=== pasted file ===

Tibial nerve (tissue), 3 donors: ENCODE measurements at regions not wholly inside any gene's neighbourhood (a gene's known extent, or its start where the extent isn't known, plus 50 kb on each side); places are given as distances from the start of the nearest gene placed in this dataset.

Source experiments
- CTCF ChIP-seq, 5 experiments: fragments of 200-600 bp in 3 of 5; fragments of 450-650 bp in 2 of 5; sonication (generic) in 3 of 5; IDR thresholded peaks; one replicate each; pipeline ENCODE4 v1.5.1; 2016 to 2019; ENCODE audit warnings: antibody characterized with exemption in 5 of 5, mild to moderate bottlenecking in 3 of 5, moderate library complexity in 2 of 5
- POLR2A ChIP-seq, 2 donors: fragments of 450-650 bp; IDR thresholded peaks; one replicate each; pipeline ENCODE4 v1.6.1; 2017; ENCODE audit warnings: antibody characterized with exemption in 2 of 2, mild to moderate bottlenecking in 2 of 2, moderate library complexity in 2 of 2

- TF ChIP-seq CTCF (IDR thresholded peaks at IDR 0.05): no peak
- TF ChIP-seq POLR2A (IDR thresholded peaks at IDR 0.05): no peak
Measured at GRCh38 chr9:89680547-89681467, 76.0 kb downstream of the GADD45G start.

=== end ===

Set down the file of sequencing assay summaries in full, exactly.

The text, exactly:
Tibial nerve (tissue), 3 donors: ENCODE measurements at regions not wholly inside any gene's neighbourhood (a gene's known extent, or its start where the extent isn't known, plus 50 kb on each side); places are given as distances from the start of the nearest gene placed in this dataset.

Source experiments
- CTCF ChIP-seq, 5 experiments: fragments of 200-600 bp in 3 of 5; fragments of 450-650 bp in 2 of 5; sonication (generic) in 3 of 5; IDR thresholded peaks; one replicate each; pipeline ENCODE4 v1.5.1; 2016 to 2019; ENCODE audit warnings: antibody characterized with exemption in 5 of 5, mild to moderate bottlenecking in 3 of 5, moderate library complexity in 2 of 5
- POLR2A ChIP-seq, 2 donors: fragments of 450-650 bp; IDR thresholded peaks; one replicate each; pipeline ENCODE4 v1.6.1; 2017; ENCODE audit warnings: antibody characterized with exemption in 2 of 2, mild to moderate bottlenecking in 2 of 2, moderate library complexity in 2 of 2

- TF ChIP-seq CTCF (IDR thresholded peaks at IDR 0.05): no peak
- TF ChIP-seq POLR2A (IDR thresholded peaks at IDR 0.05): no peak
Measured at GRCh38 chr9:89680547-89681467, 76.0 kb downstream of the GADD45G start.